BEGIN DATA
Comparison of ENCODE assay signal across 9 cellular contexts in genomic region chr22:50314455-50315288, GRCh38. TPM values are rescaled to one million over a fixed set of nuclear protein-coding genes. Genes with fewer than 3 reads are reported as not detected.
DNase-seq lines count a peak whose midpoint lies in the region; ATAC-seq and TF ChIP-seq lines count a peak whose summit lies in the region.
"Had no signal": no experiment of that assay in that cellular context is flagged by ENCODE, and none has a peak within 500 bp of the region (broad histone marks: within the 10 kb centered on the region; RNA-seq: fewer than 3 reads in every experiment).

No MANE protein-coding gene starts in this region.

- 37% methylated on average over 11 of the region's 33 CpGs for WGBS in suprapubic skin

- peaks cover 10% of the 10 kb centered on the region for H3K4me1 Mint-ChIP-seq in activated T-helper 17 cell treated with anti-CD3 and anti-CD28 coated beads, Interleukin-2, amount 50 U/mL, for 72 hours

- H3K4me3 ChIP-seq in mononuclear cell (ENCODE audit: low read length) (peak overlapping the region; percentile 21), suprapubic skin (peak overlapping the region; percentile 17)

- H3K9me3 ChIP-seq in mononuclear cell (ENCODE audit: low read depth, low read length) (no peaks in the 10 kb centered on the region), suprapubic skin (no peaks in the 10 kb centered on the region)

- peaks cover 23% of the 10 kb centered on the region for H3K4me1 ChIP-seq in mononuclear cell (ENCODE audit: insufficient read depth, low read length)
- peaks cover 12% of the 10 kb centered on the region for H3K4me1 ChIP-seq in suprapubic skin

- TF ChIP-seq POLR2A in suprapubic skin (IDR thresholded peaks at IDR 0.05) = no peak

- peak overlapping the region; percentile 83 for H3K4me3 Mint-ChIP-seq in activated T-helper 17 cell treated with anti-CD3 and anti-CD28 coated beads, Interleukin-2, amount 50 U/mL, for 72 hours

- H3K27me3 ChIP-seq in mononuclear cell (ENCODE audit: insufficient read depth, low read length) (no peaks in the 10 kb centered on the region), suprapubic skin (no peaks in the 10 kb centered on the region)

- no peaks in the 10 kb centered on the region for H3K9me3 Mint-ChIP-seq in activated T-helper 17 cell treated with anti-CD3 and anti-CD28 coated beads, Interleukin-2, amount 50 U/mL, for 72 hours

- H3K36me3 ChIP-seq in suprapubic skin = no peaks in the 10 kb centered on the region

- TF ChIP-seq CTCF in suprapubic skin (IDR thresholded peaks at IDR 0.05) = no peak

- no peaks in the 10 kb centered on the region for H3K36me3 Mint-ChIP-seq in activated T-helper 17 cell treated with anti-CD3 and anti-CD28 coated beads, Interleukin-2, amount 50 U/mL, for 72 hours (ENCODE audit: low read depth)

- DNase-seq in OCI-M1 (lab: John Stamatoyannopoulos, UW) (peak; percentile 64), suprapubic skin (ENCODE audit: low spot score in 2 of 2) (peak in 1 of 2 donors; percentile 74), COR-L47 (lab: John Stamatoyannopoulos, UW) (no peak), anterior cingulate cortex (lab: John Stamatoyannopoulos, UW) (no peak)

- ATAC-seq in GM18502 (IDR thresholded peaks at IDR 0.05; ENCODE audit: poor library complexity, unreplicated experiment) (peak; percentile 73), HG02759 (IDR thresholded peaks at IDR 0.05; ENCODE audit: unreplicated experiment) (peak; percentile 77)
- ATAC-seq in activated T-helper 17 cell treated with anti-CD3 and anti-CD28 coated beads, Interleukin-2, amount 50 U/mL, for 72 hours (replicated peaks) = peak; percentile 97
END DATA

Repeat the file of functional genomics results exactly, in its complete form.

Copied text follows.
Comparison of ENCODE assay signal across 9 cellular contexts in genomic region chr22:50314455-50315288, GRCh38. TPM values are rescaled to one million over a fixed set of nuclear protein-coding genes. Genes with fewer than 3 reads are reported as not detected.
DNase-seq lines count a peak whose midpoint lies in the region; ATAC-seq and TF ChIP-seq lines count a peak whose summit lies in the region.
"Had no signal": no experiment of that assay in that cellular context is flagged by ENCODE, and none has a peak within 500 bp of the region (broad histone marks: within the 10 kb centered on the region; RNA-seq: fewer than 3 reads in every experiment).

No MANE protein-coding gene starts in this region.

- 37% methylated on average over 11 of the region's 33 CpGs for WGBS in suprapubic skin

- peaks cover 10% of the 10 kb centered on the region for H3K4me1 Mint-ChIP-seq in activated T-helper 17 cell treated with anti-CD3 and anti-CD28 coated beads, Interleukin-2, amount 50 U/mL, for 72 hours

- H3K4me3 ChIP-seq in mononuclear cell (ENCODE audit: low read length) (peak overlapping the region; percentile 21), suprapubic skin (peak overlapping the region; percentile 17)

- H3K9me3 ChIP-seq in mononuclear cell (ENCODE audit: low read depth, low read length) (no peaks in the 10 kb centered on the region), suprapubic skin (no peaks in the 10 kb centered on the region)

- peaks cover 23% of the 10 kb centered on the region for H3K4me1 ChIP-seq in mononuclear cell (ENCODE audit: insufficient read depth, low read length)
- peaks cover 12% of the 10 kb centered on the region for H3K4me1 ChIP-seq in suprapubic skin

- TF ChIP-seq POLR2A in suprapubic skin (IDR thresholded peaks at IDR 0.05) = no peak

- peak overlapping the region; percentile 83 for H3K4me3 Mint-ChIP-seq in activated T-helper 17 cell treated with anti-CD3 and anti-CD28 coated beads, Interleukin-2, amount 50 U/mL, for 72 hours

- H3K27me3 ChIP-seq in mononuclear cell (ENCODE audit: insufficient read depth, low read length) (no peaks in the 10 kb centered on the region), suprapubic skin (no peaks in the 10 kb centered on the region)

- no peaks in the 10 kb centered on the region for H3K9me3 Mint-ChIP-seq in activated T-helper 17 cell treated with anti-CD3 and anti-CD28 coated beads, Interleukin-2, amount 50 U/mL, for 72 hours

- H3K36me3 ChIP-seq in suprapubic skin = no peaks in the 10 kb centered on the region

- TF ChIP-seq CTCF in suprapubic skin (IDR thresholded peaks at IDR 0.05) = no peak

- no peaks in the 10 kb centered on the region for H3K36me3 Mint-ChIP-seq in activated T-helper 17 cell treated with anti-CD3 and anti-CD28 coated beads, Interleukin-2, amount 50 U/mL, for 72 hours (ENCODE audit: low read depth)

- DNase-seq in OCI-M1 (lab: John Stamatoyannopoulos, UW) (peak; percentile 64), suprapubic skin (ENCODE audit: low spot score in 2 of 2) (peak in 1 of 2 donors; percentile 74), COR-L47 (lab: John Stamatoyannopoulos, UW) (no peak), anterior cingulate cortex (lab: John Stamatoyannopoulos, UW) (no peak)

- ATAC-seq in GM18502 (IDR thresholded peaks at IDR 0.05; ENCODE audit: poor library complexity, unreplicated experiment) (peak; percentile 73), HG02759 (IDR thresholded peaks at IDR 0.05; ENCODE audit: unreplicated experiment) (peak; percentile 77)
- ATAC-seq in activated T-helper 17 cell treated with anti-CD3 and anti-CD28 coated beads, Interleukin-2, amount 50 U/mL, for 72 hours (replicated peaks) = peak; percentile 97